^ The island of Satonda
> OUR KOMODO DRAGONS & KRAKATOA VOYAGES EXPLORE INDONESIA’S SPLENDID SECRETS Across the Archipelago, the cultural diversity provides a fascinating counterpoint to the natural beauty. We visit the boat-builders of Sumbawa, where traditional wooden sailing boats are crafted by hand. The floating market of Banjarmasin reveals the connection to the water that the Banjarese people possess. Whether bustling historic cities, or traditional weaving villages, each destination has been selected for the value it brings to our journey and to increase our understanding of this diverse and colourful nation.
So, what does Indonesia have to offer an adventurous traveler? The strangely familiar and exotic names raise more questions than they answer, as most are yet to be opened to mass tourism. Nusa Tenggara, Sulawesi, Kalimantan. Some of the names sound like music. Ternate, Tidore, Halmahera, and Saparua. Many of the pulau-pulau, islands, are volcanic – like the famous Krakatoa, the extinct exploded crater of Satonda, and the iconic blue lakes of Kelimutu. Some islands rise steeply from the sea, in many places fringed by robust coral reefs or the stilt houses of the Bugis. Our two voyages through the islands of Indonesia take in a vast sweep of islands, but still only a tiny percentage of the whole Archipelago. We venture into the rainforested reserves at Ujung Kulon and Tanjung Puting to spot orangutans, native deer, and a vast diversity of other species. Komodo National Park delivers unforgettable encounters with the largest monitor lizard in the world, the Komodo Dragon. Underwater, the wonder continues. Although Indonesia’s reefs face challenges from climate and human intervention, there are many extraordinary locations that offer vibrant snorkeling and diving experiences. Karimunjawa Archipelago, Pulau Alor, and the Komodo Islands are known for spectacular marine life.
^ Orangutans at Tanjung Puting National Park, Market in Pangkalan Bun ^
The diverse and extraordinary islands of Indonesia
Komodo Dragons & Krakatoa
> DEPARTS: Departs Darwin 15 January 2020, Coral Adventurer
Departs Singapore, 2 February 2020, Coral Adventurer
Australian geographic society GALA AWARDS
In December 2014, Steve Plain broke his neck bodysurfing at Perth’s Cottesloe Beach. A year later, he began training for an attempt to climb the Seven Summits – Vinson, Aconcagua, Kilimanjaro, Carstensz, Elbrus, Denali and of course, Everest. He is Australian Geographic’s 2018 Adventurer of the Year. Coral Expeditions partnered with Australian Geographic to sponsor the 2018 Adventurer of the Year Award. It was a wonderful celebration of adventure, exploration, and courage! It was also a bonus for our Commercial Director Jeff Gillies to share the same stage as His Royal Highness the Duke of Sussex.
SAVE THE DATE: The Kimberley Cruise premieres
Sunday January 13th, SBS One, 7:30pm (check your local guides)
Stream the full 14 hour program at
SBS On Demand
coral discoverer stars
IN SBS SLOW SUMMER PROGRAM
^ Xplorer approaching King George Falls
Captain Gary Wilson and the crew aboard Coral Discoverer will take centre stage in a new Slow TV special program, which was filmed on board during the final voyage of our 2018 Kimberley season. Following on from the huge success of a similar style special on The Ghan last year, SBS approached Coral Expeditions to see if we would be willing assist with the production of a new premier special, The Kimberley Cruise – Australia’s Last Great Wilderness. The special has been produced in a 3-hour version for prime time SBS One viewing and then the following week, a more detailed 14 hour version will be aired in full on the SBS Viceland channel or online at SBS On Demand. The voyage, departing from Broome, travels the expanse of the Kimberley Coast over 10 days and features truly spectacular scenery and images from the Horizontal Waterfalls of Talbot Bay, the rushing tides at Whirlpool passage, breathtaking aerial sequences of Montgomery Reef emerging from the depths and the contrasting colours of the Kimberley coastline and escarpment. The film crew also managed to capture some rare and amazing wildlife footage including breaching humpback whales and a hungry crocodile feasting on a sea turtle. A year in the making, the program was an exciting collaboration for our team. A camera crew of 6 travelled on board and the production features footage from over 15 different camera positions which unveil a wonderful insight into life on board and the behind the scenes workings of Coral Discoverer. Some of the fascinating sequences include the crew in action on the ropes as they depart Broome Wharf,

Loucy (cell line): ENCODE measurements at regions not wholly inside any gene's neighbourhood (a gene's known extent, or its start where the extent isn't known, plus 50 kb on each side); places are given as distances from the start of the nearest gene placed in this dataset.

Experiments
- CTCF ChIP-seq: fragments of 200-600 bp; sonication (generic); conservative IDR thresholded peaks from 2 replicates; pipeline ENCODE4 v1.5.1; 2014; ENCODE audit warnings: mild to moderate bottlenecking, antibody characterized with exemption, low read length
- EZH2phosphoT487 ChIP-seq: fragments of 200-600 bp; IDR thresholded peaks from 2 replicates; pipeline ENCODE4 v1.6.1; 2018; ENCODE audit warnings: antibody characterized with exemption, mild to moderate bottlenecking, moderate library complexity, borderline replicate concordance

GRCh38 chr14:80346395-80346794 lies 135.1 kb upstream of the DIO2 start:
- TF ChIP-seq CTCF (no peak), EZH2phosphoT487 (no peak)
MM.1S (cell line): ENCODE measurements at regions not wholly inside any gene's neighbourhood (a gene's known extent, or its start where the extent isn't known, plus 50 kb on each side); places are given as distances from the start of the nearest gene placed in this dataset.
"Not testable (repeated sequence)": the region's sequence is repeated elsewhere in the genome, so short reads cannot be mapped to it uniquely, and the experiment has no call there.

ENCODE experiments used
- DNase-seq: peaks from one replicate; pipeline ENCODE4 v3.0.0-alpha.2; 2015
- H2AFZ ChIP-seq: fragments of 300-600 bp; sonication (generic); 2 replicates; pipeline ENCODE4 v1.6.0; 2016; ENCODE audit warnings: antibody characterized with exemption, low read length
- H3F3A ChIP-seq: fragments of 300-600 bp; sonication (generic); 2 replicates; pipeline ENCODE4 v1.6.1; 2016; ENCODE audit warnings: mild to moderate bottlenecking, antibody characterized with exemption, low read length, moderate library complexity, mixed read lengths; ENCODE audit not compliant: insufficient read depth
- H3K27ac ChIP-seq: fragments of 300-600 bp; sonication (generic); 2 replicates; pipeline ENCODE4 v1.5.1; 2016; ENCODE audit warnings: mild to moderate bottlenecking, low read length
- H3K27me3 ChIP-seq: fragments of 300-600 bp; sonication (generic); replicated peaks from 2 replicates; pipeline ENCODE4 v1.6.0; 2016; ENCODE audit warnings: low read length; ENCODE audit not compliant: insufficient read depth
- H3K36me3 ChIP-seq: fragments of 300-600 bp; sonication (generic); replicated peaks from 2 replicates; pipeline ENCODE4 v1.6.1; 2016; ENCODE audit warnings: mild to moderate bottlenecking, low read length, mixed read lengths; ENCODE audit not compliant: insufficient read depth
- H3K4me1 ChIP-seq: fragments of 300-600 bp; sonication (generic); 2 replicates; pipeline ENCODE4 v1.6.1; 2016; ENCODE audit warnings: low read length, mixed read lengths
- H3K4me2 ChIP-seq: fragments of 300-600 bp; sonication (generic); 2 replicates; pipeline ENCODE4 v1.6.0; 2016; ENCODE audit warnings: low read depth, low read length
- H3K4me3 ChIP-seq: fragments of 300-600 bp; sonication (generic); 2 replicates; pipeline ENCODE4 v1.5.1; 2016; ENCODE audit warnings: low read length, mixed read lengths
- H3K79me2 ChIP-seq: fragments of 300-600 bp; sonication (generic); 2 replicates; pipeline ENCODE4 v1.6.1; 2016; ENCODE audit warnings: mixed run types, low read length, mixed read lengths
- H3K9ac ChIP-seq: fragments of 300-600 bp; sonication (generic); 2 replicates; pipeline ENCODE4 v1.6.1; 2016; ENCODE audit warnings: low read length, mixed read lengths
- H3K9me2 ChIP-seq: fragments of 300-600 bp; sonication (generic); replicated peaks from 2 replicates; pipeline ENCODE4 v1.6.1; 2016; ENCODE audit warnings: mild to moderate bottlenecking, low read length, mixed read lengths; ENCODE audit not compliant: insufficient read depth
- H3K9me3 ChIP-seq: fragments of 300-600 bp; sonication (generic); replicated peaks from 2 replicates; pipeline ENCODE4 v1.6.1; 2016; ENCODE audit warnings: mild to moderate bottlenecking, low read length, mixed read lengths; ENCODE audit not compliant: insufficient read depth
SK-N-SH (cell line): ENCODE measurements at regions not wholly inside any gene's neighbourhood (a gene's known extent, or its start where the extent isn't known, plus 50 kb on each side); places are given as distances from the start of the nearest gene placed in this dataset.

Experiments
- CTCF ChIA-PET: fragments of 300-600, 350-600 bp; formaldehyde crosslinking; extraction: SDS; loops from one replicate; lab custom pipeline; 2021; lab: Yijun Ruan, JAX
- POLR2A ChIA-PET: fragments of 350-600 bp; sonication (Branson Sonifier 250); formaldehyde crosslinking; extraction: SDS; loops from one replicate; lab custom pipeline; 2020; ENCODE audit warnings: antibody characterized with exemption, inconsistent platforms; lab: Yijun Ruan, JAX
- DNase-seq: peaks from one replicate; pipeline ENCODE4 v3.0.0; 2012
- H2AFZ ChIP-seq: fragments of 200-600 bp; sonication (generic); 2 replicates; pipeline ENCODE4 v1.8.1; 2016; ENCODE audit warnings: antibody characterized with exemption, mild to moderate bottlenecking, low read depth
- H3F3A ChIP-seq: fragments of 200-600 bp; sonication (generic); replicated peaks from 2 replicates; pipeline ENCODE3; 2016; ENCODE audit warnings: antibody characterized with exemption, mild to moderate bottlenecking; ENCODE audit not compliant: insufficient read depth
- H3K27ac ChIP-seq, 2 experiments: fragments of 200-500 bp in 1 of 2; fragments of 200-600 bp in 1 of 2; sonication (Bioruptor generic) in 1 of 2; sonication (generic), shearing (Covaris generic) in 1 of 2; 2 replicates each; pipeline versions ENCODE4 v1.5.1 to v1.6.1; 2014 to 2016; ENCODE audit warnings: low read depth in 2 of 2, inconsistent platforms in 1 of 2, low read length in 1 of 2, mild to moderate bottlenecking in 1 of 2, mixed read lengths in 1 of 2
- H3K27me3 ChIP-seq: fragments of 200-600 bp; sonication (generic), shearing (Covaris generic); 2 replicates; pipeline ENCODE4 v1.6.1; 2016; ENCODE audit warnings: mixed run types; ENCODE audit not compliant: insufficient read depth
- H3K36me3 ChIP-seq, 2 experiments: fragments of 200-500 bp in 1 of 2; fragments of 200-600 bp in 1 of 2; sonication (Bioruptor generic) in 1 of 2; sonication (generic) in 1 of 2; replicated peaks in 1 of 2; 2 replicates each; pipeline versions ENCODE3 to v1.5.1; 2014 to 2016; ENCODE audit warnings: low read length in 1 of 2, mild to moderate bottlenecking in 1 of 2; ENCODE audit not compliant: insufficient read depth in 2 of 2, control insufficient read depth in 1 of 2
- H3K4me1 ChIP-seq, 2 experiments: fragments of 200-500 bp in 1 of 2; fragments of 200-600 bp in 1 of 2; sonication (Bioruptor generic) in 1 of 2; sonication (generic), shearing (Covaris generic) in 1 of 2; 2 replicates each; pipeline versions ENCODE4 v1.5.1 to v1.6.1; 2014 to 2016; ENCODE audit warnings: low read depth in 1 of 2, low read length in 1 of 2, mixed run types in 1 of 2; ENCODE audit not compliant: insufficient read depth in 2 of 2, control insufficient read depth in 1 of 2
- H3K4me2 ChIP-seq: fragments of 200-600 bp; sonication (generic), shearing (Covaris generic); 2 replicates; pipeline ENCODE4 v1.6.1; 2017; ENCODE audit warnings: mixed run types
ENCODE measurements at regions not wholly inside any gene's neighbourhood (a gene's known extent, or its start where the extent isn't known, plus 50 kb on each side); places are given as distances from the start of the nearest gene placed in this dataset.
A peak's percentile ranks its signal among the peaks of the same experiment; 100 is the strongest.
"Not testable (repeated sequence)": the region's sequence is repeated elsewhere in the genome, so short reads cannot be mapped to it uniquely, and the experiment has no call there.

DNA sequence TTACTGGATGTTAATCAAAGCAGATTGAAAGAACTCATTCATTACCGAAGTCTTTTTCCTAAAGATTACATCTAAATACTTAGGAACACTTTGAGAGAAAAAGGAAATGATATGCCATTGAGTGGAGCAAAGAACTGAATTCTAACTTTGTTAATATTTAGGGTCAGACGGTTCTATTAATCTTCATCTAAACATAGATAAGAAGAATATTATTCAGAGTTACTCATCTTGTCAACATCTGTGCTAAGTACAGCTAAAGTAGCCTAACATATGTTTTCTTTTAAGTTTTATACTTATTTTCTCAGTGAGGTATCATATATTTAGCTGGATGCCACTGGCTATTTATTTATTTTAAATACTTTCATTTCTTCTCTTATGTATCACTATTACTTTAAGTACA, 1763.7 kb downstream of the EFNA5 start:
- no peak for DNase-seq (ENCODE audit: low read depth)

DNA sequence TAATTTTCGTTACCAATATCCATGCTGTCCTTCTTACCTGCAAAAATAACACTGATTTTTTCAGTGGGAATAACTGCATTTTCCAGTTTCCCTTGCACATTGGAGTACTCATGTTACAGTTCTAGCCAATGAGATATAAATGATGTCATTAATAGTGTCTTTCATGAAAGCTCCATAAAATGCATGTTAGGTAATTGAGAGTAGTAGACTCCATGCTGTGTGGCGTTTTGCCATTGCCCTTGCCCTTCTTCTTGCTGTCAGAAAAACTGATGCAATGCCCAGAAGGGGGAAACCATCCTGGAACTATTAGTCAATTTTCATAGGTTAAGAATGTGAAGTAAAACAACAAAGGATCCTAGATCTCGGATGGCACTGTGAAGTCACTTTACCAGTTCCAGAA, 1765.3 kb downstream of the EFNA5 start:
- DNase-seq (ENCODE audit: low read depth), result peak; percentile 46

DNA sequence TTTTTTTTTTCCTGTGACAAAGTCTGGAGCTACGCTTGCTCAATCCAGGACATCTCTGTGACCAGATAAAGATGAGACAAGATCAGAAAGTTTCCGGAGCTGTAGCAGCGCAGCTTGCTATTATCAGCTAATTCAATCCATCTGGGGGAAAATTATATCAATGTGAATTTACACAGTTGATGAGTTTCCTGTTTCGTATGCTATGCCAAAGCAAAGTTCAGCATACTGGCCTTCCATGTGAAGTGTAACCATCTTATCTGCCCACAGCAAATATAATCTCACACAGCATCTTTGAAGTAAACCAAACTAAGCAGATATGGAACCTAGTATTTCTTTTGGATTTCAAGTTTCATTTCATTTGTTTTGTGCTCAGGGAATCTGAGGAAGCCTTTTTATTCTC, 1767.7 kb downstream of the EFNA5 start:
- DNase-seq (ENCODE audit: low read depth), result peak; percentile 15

superb aerial sequences of the vessel, and views from the bow wave and even the anchor. Captain Gary Wilson described the trip as having “the perfect Kimberley conditions with light winds, sunny days and very large tidal movements, ensuring that the best of the Kimberley was on show.” “The crew and guests loved being involved and are eagerly anticipating the show and sharing the magic moments of their adventure. In order to ensure there was no impact or interruption of any description during the trip, Coral Discoverer was manned with 2 additional crew to wrangle the production team, their use of zodiacs and the Xplorer, and to ensure they were able to get ahead, behind and above the ship to capture her in action.” The genre of Slow TV had its origins in Norway in the 2000’s. It is a marathon coverage of an event, capturing a more complete version of its duration in real time and without the interruptions of narrative and advertising. Early versions concentrated on rail journeys in Europe and the style of production has been called immersive, hypnotizing and an alternative to the noise and the busy pace of modern life. For SBS, it is also an innovative way to explore lesser-known parts of Australia. As the Australian pioneer of the region and with over 25 years cruising these waters, we are very pleased with the opportunity to share this wonderful region with a wider audience. We invite you all to tune in and enjoy the show, whether it be an opportunity to reminisce on your past voyages, or to find inspiration for your future travels.
EXPEDITION DIARY > PAPUA NEW GUINEA 12 NIGHT CRUISE > 6 NOVEMBER 2018 “At 5:30, as we gathered for the Captain’s Welcome Drinks on the Sundeck, we passed the spectacular backdrop of Kadovar Island. Its active volcano was spewing out pyroclastic clouds of smoke and ash at regular intervals.” - Guest Lecturer Steve Winderlich
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WE BRING YOU CLOSER TO: > The Kimberley > Tasmania > Cape York & Arnhem Land > Papua New Guinea > Great Barrier Reef > New Zealand > Spice Islands & West Papua > Islands of the South Pacific > Islands of Indonesia